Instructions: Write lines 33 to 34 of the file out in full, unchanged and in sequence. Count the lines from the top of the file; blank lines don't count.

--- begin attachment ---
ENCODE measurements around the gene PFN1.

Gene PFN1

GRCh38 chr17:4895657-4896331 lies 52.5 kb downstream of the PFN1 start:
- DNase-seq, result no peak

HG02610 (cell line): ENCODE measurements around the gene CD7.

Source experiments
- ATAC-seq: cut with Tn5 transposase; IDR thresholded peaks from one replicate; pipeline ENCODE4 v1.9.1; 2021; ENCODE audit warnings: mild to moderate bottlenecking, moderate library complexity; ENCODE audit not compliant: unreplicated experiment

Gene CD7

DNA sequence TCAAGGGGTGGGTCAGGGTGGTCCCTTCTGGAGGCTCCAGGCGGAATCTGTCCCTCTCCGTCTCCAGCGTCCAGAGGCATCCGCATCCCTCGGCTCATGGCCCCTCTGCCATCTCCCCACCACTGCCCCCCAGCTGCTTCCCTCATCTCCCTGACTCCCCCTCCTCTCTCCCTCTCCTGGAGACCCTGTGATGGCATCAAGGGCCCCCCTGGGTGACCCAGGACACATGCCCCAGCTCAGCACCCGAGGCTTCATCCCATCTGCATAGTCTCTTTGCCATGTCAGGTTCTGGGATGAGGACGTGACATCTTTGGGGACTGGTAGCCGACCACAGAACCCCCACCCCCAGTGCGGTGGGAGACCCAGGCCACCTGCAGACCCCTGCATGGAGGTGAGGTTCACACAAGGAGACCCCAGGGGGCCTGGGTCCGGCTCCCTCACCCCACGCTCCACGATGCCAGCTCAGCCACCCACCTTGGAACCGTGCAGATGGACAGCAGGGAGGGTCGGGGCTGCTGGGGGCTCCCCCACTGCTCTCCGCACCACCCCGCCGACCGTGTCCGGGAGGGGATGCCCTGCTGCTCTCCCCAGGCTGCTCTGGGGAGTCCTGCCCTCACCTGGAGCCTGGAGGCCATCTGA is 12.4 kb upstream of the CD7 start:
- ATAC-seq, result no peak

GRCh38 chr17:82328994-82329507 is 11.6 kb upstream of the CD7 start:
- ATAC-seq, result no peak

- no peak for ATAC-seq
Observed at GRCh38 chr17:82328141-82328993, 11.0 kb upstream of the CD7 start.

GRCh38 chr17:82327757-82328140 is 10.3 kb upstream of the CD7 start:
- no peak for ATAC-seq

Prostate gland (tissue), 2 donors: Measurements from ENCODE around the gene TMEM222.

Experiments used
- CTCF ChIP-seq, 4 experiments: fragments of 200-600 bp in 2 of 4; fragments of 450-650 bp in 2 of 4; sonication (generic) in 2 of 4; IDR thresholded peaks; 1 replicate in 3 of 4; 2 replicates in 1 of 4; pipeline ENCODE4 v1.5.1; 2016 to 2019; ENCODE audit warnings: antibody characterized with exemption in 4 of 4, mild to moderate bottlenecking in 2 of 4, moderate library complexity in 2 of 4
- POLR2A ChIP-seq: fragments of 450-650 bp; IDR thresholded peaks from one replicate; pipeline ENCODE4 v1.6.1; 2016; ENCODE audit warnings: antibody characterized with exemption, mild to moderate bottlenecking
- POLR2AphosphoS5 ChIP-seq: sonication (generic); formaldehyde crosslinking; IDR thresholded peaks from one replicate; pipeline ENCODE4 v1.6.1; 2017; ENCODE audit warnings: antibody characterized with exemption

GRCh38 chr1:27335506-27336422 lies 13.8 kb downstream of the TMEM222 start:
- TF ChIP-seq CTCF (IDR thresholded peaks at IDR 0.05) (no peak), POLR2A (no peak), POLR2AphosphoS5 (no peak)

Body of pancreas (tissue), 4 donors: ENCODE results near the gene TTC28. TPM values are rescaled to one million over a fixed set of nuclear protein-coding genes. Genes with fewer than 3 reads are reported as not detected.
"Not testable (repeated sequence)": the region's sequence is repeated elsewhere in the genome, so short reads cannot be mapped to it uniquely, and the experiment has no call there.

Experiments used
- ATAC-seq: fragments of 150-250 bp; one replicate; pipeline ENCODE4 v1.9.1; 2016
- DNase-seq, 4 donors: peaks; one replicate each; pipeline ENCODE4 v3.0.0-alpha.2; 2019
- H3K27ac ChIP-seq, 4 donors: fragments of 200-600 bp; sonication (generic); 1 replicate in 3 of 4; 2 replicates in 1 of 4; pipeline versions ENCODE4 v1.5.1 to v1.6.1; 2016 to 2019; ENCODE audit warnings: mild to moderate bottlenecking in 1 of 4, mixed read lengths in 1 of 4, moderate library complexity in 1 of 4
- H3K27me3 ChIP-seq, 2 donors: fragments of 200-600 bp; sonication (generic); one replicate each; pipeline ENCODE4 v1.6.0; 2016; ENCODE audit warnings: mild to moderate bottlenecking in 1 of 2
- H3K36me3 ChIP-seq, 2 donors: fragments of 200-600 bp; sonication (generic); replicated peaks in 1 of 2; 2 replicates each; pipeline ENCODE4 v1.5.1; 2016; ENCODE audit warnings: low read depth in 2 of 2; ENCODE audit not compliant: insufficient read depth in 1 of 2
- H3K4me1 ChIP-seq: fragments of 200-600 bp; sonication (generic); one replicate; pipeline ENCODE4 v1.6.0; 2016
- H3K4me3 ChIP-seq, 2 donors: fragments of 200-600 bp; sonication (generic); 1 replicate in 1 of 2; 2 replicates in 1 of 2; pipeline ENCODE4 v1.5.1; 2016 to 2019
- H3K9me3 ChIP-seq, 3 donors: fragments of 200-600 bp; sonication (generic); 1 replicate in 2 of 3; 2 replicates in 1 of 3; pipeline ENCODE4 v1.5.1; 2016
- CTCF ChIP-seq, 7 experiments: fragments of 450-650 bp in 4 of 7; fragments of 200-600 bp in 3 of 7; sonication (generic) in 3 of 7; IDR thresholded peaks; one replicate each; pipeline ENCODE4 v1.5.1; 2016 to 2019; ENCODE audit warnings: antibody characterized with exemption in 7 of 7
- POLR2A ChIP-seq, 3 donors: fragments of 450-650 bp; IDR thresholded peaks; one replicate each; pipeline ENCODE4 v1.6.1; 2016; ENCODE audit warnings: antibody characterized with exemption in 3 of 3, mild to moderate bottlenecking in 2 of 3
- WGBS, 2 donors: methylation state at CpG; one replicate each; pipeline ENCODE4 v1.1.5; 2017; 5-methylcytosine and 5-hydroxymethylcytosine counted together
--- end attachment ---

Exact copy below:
- H3K4me3 ChIP-seq, 2 donors: fragments of 200-600 bp; sonication (generic); 1 replicate in 1 of 2; 2 replicates in 1 of 2; pipeline ENCODE4 v1.5.1; 2016 to 2019
- H3K9me3 ChIP-seq, 3 donors: fragments of 200-600 bp; sonication (generic); 1 replicate in 2 of 3; 2 replicates in 1 of 3; pipeline ENCODE4 v1.5.1; 2016